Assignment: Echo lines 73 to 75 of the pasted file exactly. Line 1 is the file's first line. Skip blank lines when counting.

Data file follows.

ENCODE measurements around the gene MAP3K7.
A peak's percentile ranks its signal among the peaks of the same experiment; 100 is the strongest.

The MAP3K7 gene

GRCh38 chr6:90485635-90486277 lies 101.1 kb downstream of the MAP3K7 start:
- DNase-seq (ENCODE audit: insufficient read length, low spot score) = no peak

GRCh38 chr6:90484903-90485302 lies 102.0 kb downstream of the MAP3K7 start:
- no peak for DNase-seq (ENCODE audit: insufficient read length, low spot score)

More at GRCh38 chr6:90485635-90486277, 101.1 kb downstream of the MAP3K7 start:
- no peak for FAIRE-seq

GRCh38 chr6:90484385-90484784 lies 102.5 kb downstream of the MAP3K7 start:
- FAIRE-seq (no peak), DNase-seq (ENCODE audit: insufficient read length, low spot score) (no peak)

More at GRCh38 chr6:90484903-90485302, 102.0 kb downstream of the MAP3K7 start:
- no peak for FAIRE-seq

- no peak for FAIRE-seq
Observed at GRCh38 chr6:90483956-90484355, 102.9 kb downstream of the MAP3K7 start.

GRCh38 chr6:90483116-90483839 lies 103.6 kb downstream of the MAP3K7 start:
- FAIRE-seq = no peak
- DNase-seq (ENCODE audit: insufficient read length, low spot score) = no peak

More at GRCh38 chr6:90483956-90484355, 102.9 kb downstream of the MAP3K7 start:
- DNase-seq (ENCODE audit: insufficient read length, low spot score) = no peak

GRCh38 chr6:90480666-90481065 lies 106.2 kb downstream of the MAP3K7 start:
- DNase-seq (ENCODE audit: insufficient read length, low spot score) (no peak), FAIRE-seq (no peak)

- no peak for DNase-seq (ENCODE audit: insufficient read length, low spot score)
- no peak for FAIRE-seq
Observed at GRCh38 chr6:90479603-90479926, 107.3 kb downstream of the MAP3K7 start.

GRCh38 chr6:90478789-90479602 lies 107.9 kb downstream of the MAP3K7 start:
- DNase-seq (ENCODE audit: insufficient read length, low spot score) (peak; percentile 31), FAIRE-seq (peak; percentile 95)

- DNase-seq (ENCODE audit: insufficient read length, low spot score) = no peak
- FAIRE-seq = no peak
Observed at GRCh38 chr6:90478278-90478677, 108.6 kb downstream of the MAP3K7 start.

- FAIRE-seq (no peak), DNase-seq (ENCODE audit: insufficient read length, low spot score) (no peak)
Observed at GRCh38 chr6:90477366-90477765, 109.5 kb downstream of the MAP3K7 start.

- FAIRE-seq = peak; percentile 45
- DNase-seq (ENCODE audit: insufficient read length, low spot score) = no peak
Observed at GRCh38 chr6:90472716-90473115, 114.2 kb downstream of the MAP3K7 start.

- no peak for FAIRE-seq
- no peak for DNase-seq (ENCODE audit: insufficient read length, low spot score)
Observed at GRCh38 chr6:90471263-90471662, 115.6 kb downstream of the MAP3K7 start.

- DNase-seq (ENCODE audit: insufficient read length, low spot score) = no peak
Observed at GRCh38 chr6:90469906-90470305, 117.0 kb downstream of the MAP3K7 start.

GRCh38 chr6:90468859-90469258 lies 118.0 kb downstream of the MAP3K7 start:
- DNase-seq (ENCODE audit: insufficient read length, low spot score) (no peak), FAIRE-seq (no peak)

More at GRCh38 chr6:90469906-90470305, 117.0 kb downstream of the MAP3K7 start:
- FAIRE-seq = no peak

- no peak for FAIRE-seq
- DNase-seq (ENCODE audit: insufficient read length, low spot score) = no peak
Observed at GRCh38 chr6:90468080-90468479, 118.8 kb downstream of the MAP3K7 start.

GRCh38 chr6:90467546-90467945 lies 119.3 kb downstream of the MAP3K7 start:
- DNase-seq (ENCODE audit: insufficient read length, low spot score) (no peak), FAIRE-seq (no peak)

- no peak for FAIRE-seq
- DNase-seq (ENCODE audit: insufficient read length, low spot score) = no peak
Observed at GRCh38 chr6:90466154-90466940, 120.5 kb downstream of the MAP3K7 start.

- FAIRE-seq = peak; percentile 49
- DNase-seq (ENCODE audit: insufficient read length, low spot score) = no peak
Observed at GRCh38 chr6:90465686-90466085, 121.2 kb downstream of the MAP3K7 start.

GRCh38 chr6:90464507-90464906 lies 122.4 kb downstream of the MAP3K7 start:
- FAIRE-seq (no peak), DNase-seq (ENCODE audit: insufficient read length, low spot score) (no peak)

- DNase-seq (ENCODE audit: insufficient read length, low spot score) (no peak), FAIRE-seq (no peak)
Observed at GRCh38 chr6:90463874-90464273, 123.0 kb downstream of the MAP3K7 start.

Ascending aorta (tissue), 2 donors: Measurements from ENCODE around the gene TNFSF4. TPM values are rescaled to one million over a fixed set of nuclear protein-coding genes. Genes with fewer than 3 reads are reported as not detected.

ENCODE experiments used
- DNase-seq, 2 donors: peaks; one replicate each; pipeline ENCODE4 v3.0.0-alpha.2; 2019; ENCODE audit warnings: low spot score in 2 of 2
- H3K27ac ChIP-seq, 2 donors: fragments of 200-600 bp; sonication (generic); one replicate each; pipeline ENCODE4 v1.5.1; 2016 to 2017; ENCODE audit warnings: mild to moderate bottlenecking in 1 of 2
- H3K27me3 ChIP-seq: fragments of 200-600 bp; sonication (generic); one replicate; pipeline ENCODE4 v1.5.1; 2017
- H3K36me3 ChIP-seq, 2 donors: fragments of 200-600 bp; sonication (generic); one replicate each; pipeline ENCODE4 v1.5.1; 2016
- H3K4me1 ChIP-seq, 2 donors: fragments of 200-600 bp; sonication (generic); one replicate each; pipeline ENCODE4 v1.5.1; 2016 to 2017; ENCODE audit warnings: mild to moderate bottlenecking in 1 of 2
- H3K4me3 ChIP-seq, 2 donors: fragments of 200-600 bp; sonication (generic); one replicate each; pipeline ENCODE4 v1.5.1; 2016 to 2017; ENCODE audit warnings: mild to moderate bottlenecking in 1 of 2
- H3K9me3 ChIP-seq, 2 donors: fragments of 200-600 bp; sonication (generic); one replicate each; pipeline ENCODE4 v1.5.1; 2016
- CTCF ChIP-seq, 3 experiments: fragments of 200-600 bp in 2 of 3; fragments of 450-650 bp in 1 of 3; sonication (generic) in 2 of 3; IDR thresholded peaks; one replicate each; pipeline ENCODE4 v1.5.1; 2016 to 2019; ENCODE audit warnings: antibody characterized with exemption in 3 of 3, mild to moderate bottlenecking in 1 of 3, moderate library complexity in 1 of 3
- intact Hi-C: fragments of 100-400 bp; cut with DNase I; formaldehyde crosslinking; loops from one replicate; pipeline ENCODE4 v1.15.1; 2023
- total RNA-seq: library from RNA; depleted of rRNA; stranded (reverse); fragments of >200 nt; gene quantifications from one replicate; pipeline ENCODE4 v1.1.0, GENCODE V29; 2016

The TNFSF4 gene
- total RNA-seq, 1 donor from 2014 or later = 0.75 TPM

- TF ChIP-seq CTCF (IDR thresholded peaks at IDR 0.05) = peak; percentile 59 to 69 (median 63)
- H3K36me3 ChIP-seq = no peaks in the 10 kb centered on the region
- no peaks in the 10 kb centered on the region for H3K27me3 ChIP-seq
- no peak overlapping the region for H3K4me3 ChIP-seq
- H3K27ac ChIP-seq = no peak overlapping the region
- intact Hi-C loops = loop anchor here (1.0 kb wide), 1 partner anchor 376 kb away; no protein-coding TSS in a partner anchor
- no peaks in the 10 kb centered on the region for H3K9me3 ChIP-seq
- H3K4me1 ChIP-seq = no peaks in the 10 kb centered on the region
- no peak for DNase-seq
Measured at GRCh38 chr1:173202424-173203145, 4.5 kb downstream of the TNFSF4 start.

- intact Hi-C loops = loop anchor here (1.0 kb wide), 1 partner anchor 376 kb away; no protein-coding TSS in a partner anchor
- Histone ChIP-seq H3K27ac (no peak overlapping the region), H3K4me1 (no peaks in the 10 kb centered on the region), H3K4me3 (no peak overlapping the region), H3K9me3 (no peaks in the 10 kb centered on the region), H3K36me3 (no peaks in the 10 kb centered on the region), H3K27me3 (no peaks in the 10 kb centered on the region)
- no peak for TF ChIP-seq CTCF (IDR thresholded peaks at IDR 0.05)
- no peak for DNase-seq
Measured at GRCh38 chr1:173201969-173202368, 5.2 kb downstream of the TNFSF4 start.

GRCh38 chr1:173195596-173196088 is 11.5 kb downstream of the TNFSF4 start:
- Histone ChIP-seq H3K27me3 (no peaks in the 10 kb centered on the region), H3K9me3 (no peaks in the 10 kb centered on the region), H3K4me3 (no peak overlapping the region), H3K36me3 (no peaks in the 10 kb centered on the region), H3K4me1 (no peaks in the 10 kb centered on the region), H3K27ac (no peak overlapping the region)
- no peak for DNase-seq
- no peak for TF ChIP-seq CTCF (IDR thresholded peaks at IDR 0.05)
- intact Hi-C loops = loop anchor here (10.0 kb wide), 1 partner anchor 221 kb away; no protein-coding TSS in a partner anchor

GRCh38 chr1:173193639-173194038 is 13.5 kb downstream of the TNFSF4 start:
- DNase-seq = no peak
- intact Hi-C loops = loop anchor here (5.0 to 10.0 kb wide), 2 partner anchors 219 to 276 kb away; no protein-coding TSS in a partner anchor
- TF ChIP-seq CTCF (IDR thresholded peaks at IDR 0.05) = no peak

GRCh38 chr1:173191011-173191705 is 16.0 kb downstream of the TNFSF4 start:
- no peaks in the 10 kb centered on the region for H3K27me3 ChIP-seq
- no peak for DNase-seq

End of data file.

- total RNA-seq, 1 donor from 2014 or later = 0.75 TPM

- TF ChIP-seq CTCF (IDR thresholded peaks at IDR 0.05) = peak; percentile 59 to 69 (median 63)
- H3K36me3 ChIP-seq = no peaks in the 10 kb centered on the region